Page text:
Hendrickson: Oh thank you.
TVSource Magazine: What was your process for preparing yourself for the scenes when Chloe found out Delia died and the aftermath? Was there a particular moment in your in life that you tapped into to access those emotions?
Hendrickson: You know – for me what really worked best, thankfully I have a relationship with Sophie [Pollono], so just imagining, you know, her as a child being gone was obviously a given, something that I had.
What I really had to do, I mean I talked about it a lot. And even the night before, sweet Ignacio [Serricchio] came over to my house and we talked about it a lot. Billy Miller came over the day before and we talked about it. And when it really came down to the day of and preparing myself, I locked myself in my dressing room for six hours because they were running kind of late, so I had a lot of time to just sit there and be somber. And that went along with depressing music.
But the night before, I remembered that I had some photos of people in my life, mainly parents. But my first experience of loss was when I was five years old to a father figure of mine. And it is the one – it’s the first time that I ever experienced losing someone. I hadn’t really realized how much that had affected me until this summer because of, well to be completely honest, because of the therapy that I’m in [Laughs].
I realized that I did have something to go to on. My mother had just by chance given me this poem that he had written to me before he died. And it was about him being in heaven and always watching down on me. It’s the most beautiful thing I’ve ever read and kind of eerie in a way that he had written this before he passed. Anytime I ever think about him, see a picture of him, read something that he wrote, I automatically get emotional. And even though I was five, I remember that love so clearly. So he was with me all day, and by that I mean I had pictures of him everywhere, I had the poem in my back pocket – I just knew that not only was he watching me, but I knew that if I ever struggled at a point where I was having a hard time connecting, that I could just walk off stage, take that poem out of my back pocket and read it and get there. But I think that all the preparation that I had done before, all those hours before, I didn’t need it. I was just so filled up to like my eyeballs with all of this stuff that I was just sitting with for all of those hours that by the time we got to it, I mean they had to pull me back because it was too much.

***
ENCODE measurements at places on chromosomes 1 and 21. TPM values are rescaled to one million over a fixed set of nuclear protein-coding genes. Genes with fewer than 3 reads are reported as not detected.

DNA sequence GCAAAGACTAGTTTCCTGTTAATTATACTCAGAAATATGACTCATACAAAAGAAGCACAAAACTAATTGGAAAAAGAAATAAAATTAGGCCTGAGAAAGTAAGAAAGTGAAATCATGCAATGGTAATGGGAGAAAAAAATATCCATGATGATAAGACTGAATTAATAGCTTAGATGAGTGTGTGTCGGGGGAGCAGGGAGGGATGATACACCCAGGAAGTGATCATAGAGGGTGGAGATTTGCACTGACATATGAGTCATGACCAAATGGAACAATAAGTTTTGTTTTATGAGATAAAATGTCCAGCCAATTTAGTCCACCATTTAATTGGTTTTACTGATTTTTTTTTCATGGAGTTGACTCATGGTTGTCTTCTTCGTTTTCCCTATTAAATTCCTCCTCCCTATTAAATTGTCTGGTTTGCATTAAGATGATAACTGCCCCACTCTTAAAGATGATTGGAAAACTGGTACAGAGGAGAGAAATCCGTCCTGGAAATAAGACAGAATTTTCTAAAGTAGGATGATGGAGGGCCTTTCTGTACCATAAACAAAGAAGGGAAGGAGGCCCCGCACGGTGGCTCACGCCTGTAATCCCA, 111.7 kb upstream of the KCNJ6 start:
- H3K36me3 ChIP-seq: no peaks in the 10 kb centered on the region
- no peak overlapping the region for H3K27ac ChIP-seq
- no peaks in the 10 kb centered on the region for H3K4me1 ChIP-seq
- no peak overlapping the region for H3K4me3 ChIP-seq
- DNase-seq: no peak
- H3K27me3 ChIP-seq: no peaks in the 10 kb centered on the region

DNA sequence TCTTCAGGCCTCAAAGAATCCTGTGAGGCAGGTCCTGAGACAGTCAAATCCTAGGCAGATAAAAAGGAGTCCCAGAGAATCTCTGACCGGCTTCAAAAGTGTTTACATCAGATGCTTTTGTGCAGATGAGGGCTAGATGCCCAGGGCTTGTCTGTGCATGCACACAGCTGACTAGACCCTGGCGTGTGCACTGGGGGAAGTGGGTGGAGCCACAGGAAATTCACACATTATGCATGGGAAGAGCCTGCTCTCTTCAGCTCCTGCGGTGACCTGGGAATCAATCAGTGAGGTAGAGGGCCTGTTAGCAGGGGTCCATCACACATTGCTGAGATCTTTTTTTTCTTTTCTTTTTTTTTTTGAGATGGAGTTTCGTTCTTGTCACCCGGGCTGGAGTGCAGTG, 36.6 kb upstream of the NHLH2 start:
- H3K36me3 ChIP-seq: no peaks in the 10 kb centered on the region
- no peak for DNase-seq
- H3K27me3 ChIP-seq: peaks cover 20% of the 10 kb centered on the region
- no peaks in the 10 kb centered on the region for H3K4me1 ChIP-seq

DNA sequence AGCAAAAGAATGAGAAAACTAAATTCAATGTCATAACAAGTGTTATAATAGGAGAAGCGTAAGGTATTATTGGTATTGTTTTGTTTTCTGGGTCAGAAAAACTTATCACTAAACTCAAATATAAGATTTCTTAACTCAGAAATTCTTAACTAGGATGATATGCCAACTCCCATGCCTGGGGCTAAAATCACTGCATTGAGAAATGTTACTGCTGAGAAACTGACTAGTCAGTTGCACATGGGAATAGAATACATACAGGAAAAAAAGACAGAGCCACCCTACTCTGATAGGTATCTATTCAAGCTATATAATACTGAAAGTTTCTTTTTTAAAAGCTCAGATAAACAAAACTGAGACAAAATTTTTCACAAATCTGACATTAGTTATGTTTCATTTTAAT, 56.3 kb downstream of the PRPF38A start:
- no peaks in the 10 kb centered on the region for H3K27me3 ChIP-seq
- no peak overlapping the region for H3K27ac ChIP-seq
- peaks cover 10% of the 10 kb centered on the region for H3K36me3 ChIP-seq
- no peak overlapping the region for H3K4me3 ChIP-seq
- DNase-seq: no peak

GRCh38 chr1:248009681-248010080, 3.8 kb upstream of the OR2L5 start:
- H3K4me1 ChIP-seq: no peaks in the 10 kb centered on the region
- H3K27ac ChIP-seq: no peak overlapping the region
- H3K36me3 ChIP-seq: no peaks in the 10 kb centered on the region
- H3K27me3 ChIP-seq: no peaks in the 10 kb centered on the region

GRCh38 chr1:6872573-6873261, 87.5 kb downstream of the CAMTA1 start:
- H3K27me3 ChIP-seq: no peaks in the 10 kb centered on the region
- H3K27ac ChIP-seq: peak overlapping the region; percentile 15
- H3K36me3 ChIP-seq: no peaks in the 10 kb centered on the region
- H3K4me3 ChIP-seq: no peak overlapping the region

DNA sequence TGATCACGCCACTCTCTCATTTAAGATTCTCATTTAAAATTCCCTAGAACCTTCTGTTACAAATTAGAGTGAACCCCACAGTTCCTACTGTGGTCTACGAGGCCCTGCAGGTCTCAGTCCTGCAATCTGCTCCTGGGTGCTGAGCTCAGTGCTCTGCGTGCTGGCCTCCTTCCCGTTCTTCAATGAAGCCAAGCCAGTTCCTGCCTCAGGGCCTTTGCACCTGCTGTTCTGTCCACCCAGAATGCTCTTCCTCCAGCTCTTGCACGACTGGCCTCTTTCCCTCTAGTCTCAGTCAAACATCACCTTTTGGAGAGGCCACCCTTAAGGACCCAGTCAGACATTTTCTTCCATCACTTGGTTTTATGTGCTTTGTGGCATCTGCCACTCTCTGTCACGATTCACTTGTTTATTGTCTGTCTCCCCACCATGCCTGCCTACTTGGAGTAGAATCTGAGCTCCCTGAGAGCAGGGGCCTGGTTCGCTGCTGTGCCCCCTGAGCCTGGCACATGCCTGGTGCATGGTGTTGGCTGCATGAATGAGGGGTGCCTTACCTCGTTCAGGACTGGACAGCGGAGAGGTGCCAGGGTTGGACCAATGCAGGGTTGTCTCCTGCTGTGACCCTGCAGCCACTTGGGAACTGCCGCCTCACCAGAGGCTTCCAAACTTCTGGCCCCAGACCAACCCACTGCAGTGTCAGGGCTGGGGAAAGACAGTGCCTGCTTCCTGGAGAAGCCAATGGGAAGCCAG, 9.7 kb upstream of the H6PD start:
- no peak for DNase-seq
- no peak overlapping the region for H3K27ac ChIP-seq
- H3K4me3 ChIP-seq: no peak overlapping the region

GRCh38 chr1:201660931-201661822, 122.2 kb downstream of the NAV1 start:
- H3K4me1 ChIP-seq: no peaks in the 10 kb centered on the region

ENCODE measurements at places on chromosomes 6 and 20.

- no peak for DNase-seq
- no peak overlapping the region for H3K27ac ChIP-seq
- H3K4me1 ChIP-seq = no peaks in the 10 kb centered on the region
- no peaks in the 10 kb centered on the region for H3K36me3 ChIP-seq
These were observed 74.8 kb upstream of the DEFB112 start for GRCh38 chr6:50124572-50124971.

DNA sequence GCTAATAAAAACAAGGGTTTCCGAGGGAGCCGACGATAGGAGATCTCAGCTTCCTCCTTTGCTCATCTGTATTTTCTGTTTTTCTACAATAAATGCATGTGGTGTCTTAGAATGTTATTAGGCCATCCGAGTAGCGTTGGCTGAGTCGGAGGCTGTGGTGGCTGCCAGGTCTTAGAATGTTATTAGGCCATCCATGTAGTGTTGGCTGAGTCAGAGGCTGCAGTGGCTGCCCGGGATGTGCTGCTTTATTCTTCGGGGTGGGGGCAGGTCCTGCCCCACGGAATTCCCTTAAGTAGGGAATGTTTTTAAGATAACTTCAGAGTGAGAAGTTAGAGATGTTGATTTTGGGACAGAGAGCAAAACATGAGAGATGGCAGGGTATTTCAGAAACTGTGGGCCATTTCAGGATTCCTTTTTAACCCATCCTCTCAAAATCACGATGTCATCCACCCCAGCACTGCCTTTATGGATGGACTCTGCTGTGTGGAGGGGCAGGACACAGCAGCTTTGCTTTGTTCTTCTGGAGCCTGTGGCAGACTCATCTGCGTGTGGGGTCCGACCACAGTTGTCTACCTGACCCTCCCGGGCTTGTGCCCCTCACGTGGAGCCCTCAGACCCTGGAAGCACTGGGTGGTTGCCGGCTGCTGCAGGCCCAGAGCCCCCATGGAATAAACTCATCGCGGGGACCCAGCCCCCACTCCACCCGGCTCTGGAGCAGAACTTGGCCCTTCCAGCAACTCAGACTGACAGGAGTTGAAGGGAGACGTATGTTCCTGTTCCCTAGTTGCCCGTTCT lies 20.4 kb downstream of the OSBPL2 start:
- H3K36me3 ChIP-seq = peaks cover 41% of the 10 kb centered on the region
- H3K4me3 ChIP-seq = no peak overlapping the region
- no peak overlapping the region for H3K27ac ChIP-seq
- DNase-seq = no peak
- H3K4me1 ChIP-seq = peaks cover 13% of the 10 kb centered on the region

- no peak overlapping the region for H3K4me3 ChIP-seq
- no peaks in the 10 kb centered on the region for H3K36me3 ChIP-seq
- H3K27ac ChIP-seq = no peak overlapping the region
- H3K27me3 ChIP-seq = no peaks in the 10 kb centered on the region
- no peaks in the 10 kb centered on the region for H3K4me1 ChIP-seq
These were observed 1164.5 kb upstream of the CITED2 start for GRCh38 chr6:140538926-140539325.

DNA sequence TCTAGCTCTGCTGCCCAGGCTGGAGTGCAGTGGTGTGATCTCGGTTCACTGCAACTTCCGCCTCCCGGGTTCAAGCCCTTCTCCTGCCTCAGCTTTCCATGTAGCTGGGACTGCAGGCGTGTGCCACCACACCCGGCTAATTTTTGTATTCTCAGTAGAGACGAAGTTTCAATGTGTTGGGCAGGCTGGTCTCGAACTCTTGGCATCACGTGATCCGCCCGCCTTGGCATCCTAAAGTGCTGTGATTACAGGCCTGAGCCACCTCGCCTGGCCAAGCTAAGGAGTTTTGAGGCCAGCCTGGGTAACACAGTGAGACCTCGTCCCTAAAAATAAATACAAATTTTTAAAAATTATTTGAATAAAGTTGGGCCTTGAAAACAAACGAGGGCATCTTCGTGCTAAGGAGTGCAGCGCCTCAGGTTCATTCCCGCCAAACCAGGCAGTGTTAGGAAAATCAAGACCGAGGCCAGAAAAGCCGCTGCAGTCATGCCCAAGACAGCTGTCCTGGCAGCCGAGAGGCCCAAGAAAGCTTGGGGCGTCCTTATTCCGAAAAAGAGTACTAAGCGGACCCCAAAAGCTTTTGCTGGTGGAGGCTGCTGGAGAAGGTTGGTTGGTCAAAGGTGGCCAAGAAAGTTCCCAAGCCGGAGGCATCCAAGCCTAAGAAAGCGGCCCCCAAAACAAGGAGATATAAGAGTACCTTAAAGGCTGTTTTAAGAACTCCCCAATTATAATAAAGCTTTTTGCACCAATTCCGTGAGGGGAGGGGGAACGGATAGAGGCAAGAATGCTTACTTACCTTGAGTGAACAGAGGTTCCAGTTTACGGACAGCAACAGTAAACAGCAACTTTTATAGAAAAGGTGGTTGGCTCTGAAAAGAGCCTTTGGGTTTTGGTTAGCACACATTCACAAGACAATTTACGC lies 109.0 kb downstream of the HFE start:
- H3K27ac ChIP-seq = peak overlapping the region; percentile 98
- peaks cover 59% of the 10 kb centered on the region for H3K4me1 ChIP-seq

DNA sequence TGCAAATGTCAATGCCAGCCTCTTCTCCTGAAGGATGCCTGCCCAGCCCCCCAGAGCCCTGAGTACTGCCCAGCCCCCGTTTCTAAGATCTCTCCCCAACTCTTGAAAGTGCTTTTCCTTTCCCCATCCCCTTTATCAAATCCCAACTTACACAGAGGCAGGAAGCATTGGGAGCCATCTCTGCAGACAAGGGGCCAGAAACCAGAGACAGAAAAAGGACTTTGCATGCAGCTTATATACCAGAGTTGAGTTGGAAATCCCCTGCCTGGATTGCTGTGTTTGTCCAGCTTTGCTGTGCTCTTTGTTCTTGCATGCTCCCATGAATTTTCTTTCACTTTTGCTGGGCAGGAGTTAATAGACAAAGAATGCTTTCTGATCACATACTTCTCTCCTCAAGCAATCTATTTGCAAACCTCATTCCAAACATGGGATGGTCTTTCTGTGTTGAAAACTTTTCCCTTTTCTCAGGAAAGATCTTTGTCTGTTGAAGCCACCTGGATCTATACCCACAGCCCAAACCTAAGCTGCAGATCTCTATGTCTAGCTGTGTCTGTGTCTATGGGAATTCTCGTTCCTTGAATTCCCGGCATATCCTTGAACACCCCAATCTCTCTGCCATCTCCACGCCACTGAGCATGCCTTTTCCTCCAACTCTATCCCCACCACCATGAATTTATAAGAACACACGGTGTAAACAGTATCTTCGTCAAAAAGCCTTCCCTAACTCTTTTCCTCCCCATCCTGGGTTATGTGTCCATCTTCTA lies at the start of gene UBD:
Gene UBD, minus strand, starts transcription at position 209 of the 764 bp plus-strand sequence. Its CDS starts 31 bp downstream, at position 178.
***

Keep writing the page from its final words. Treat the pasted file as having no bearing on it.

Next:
I remember Jill, [in] the scene with Kevin and Chloe where she’s talking about not being able to hear her voice or see her, we had to do that a couple of times because Jill just came out and said, “I can’t have this. The viewers won’t be able to watch anymore.” [Laughs] To me I just thought “well she just lost her child! I’m going to the very depths of my soul and reaching everywhere I possibly could.” [Laughs] But watching the show in its entirety, I do understand what she was saying. For me, at that moment, it really wasn’t an option because I still felt like I wasn’t even completely fully out of my mind. I felt like I still could have gone further. But we don’t really have time to try things over and over again. So that was the only scene in that entire show that I did more than once. But yeah, so that’s a long explanation for how and why I got there, but that was kind of my process.
TVSource Magazine: Wow. That’s intense and draining. I really hope fans, after reading this interview, develop an appreciation for everything that went into getting that performance out. Your fans have especially been complimentary about your performance, and your co-stars too.
Hendrickson: Yeah, it’s so great [to see]. They’ve been really [kind].